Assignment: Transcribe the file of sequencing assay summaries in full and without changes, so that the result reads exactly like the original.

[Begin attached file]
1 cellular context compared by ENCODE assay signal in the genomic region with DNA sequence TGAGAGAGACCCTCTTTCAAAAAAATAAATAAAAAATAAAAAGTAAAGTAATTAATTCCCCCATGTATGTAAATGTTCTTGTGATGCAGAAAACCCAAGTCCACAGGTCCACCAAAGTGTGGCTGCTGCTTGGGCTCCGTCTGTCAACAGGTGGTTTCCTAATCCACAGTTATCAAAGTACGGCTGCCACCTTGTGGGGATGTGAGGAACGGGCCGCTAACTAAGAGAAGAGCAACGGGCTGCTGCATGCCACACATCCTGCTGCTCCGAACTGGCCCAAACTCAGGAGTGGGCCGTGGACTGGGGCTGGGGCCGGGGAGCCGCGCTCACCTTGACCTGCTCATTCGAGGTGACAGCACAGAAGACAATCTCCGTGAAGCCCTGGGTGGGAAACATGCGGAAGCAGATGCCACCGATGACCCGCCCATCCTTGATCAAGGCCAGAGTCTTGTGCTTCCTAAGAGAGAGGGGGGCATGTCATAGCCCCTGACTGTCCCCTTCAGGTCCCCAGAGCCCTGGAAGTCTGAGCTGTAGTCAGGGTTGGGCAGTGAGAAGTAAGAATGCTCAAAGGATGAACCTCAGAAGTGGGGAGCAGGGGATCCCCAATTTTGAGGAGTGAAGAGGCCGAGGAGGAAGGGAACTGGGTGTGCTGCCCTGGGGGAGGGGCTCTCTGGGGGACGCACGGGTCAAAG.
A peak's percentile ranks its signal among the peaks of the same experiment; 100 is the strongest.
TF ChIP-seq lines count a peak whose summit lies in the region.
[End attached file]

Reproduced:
1 cellular context compared by ENCODE assay signal in the genomic region with DNA sequence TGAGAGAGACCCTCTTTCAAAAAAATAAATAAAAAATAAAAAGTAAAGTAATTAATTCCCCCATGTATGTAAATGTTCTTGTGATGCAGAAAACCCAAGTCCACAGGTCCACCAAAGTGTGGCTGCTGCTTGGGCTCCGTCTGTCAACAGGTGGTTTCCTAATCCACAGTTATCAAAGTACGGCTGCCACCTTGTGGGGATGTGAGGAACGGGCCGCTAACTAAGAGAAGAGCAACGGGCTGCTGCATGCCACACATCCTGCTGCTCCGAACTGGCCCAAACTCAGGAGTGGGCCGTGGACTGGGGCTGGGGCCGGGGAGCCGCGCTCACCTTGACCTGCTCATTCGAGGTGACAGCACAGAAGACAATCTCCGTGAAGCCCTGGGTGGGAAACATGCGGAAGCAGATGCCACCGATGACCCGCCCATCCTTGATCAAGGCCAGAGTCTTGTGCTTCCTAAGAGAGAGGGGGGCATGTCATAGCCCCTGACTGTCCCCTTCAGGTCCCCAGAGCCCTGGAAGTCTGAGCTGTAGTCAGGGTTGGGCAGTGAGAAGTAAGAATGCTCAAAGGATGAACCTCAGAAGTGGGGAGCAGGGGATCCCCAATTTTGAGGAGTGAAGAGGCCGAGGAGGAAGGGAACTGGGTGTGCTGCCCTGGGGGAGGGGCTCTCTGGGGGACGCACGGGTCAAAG.
A peak's percentile ranks its signal among the peaks of the same experiment; 100 is the strongest.
TF ChIP-seq lines count a peak whose summit lies in the region.